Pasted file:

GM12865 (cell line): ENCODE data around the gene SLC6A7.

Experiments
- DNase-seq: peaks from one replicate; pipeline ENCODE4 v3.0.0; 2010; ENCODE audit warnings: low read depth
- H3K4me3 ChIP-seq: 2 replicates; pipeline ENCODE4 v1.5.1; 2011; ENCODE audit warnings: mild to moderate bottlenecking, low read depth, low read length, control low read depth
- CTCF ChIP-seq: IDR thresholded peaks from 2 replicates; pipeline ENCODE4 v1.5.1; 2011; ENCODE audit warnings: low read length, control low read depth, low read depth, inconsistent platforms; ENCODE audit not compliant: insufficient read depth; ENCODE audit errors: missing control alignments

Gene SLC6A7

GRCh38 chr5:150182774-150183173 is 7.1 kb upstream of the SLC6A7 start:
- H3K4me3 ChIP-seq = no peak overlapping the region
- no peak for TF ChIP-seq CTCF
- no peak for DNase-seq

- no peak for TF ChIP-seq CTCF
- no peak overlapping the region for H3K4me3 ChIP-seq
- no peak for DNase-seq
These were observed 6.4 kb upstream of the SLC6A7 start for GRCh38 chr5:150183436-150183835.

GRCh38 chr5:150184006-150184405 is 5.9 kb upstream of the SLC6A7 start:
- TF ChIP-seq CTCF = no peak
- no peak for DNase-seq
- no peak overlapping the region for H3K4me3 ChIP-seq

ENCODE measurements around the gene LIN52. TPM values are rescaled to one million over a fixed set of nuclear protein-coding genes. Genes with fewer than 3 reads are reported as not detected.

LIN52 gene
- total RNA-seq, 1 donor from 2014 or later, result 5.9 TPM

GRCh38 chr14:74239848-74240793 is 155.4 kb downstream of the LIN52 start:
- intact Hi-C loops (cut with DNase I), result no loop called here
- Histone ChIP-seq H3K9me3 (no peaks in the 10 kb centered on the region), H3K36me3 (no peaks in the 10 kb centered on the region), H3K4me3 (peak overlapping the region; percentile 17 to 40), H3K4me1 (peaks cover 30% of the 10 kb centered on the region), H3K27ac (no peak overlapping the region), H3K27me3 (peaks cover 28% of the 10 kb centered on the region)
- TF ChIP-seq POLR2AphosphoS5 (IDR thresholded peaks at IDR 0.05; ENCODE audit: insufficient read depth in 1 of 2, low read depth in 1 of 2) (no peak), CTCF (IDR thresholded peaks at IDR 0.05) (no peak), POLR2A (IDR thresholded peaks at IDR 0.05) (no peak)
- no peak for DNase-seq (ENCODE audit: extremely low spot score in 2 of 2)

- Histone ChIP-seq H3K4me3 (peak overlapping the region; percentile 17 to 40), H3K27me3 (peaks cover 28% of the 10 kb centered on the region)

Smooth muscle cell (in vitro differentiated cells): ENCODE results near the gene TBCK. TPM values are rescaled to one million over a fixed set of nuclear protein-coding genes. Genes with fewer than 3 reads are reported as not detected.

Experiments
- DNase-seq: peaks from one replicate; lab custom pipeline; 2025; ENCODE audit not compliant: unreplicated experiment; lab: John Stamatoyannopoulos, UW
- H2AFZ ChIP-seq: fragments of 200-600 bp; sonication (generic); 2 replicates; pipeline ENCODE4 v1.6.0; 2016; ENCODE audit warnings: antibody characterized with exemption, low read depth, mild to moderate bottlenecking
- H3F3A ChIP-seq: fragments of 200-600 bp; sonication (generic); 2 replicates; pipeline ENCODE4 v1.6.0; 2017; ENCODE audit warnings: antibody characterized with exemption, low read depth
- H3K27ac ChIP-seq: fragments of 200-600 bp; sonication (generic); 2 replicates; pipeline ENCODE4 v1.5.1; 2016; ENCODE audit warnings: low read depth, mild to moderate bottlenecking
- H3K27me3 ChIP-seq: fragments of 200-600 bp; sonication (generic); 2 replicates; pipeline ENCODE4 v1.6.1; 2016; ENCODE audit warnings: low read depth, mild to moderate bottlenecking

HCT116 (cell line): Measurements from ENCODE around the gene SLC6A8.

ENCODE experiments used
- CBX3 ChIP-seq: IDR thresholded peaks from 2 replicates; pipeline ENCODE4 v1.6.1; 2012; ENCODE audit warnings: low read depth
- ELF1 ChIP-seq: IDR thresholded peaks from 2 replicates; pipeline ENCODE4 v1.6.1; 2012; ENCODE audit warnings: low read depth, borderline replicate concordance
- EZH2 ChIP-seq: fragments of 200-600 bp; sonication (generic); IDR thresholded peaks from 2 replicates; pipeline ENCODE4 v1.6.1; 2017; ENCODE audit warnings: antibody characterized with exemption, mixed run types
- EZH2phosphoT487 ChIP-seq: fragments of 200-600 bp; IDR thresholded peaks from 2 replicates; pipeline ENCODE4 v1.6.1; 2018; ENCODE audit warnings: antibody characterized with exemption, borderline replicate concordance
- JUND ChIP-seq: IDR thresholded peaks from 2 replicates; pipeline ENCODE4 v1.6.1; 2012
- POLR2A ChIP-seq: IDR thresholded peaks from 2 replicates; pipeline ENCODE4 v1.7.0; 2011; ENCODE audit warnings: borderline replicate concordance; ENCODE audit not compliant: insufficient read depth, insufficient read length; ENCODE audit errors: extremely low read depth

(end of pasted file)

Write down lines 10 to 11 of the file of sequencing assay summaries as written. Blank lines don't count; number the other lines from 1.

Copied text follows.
- no peak for DNase-seq

- no peak for TF ChIP-seq CTCF